What better way is there for a newly elected congresswoman to celebrate sweet victory in the age of Trump than to dance to the traditional Somali song “Dirgax”?
A video of llhan Omar, a Somali-American politician who won Minnesota’s fifth congressional district in the U.S midterm elections, dancing with her husband and children quickly went viral Monday night — and for good reason.
Omar is the perfect antidote to U.S. President Donald Trump because she epitomizes everything he has expressed contempt for. Black people. Women. Refugees. Muslims.
Consider Omar’s humbled first words upon taking the stage Monday night after poll results indicated she had won with a 78 per cent majority in her district.
“Assalamu alaikum,” she began to loud cheers, using a common Muslim greeting that in Arabic means “Peace be upon you.”
“Alhamdulillah (praise be to God). My grandfather taught me that when you see injustice, you fight back. You do not give into sorrow, you do not give in to sadness. You organize.”
The significance of Omar’s victory — and those of the other racialized candidates that won seats at the U.S Congress, including a Palestinian-American politician from Dearborn and two Native American women — shouldn’t escape us.
Nothing short of remarkable
Here is a Black woman from Africa, a place Trump has referred to as a “shithole.” She was born in Somalia and came to America as a refugee. If she had been trying to come to the U.S. now, Trump’s Muslim ban would have barred her, as Somalia is one of the seven countries on Trump’s list.
She also wears a headscarf, which Trump has made clear he thinks is a symbol of repression.
It’s hard to forget the time the U.S. president mocked Khizr and Ghazala Khan, whose American Muslim son died in military service in Iraq. After suggesting that Hillary Clinton's speechwriters wrote the speech Mr. Khan delivered at the Democratic National Convention in 2016, Trump turned on Mrs. Khan, who had stood next to her husband on stage, her hair covered.
“If you look at his wife, she was standing there,” Trump said. “She had nothing to say…. Maybe she wasn’t allowed to have anything to say.”
So it is nothing short of remarkable that Ilhan Omar, a woman who wears a headscarf and who moved to the U.S. from a refugee camp at the age of 12, not knowing a word of English, now holds an elected seat in the state legislature.
“Here in Minnesota, we don’t only welcome immigrants. We send them to Washington,” she told her campaign supporters Tuesday night.
‘Three generations seeing themselves’
At only 36 years old, Omar is a beacon of hope for young people everywhere. But she is especially an inspiration for those who come from marginalized communities who don’t have the same access and connections to political resources.
Samiya Abdi, a Somali-Canadian woman who recently ran for Toronto district school board trustee, said watching Omar’s success was uplifting.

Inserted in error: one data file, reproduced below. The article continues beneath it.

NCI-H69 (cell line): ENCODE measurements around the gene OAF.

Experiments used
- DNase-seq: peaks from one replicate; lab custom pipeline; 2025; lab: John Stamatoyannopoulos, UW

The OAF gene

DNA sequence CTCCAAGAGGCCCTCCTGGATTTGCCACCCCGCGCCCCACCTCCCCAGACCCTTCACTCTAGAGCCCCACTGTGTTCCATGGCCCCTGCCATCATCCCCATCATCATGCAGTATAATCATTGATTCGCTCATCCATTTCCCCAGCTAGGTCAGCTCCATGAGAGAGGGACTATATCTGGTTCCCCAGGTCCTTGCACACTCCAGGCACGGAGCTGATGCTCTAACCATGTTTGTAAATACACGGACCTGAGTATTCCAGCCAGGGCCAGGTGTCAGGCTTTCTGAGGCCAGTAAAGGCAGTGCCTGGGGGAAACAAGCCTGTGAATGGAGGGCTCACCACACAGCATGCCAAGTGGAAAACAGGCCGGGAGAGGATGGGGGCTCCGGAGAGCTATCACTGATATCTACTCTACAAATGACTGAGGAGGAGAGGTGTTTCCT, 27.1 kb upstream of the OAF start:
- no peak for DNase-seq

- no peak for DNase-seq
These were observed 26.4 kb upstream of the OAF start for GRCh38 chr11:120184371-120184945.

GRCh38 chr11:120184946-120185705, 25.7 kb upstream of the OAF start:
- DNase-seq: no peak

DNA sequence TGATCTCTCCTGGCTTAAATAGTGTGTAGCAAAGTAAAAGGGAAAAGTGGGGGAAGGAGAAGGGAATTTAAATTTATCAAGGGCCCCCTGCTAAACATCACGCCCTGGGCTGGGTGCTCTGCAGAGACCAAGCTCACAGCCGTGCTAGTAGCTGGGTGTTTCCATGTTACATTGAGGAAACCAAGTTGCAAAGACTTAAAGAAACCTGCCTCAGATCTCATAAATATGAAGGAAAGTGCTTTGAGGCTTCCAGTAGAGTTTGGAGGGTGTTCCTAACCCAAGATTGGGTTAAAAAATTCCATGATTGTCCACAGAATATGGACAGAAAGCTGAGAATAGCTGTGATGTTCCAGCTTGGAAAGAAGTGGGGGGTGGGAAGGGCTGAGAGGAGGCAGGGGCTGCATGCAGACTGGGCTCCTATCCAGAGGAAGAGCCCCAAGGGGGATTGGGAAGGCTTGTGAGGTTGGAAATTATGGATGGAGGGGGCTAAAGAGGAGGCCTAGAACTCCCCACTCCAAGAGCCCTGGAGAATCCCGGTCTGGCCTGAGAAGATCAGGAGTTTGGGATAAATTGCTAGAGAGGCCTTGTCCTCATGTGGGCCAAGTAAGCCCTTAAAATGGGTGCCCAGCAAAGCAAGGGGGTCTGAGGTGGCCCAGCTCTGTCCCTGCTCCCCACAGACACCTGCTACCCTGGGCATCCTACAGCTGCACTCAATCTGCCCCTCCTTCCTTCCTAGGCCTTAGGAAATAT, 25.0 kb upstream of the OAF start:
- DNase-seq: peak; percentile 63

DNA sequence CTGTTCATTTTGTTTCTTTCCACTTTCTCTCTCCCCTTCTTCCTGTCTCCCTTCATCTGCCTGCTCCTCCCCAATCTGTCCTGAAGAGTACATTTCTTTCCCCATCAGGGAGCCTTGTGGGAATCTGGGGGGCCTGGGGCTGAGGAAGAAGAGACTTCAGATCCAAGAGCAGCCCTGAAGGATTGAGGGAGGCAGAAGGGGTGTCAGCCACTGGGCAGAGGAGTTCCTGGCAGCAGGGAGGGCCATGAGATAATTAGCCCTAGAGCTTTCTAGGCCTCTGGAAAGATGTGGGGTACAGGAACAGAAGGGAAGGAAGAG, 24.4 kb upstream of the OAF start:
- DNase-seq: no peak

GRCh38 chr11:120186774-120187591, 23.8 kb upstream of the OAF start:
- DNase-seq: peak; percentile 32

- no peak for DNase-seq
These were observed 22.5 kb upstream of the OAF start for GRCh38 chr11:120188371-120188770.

“I stayed up and watched the election results with my mom and my daughter. That’s three generations seeing themselves in spaces of leadership and knowing that this is not only possible, but that it’s actually happened.”
Abdi, who works in public health, was narrowly defeated in the municipal election but says she and her campaign of young volunteers, many of whom are racialized, came out of the campaign experience much more enriched.
“Everyone in my campaign was in their early and mid-20s,” she said. “It was all these people who never knew politics and who never saw a campaign run from the inside. We don’t have access to the knowledge that folks who have been doing this for years have. But we’re building that capacity.”
Climbing the political ladder
With all the fascinating reverberations that came out of the U.S. midterms this week — from the record-breaking number of women who were elected to Trump’s ludicrous performance at his first post-election press conference — it’s worth taking a moment to appreciate just how extraordinarily far racialized people have come in climbing the political ladder.
This matters, especially when we’re haunted by constant reminders that xenophobia still exists.
Consider the video that surfaced on social media this week of a cardboard model of Grenfell Tower, the social housing apartment block in London that became engulfed by flames last year, killing 72 people, mostly from racialized communities. Laughter and joking could be heard in the background as the model, which had cut-outs of residents in the windows being set alight, was placed on a bonfire.
What happened at Grenfell Tower could have happened in Canada. Only last month, a gasoline can was discovered on fire in a hallway of a Radisson hotel that housed refugees in east Toronto. Police believe the fire was deliberately set.
Trump’s divisive rhetoric has emboldened those with racist and anti-immigrant sentiments to a terrifyingly new level, and it’s hitting Canadians harder than many would feel comfortable admitting.
But it also speaks to why people like Ilhan Omar need to be heard and championed — not just by racialized communities but also by the mainstream.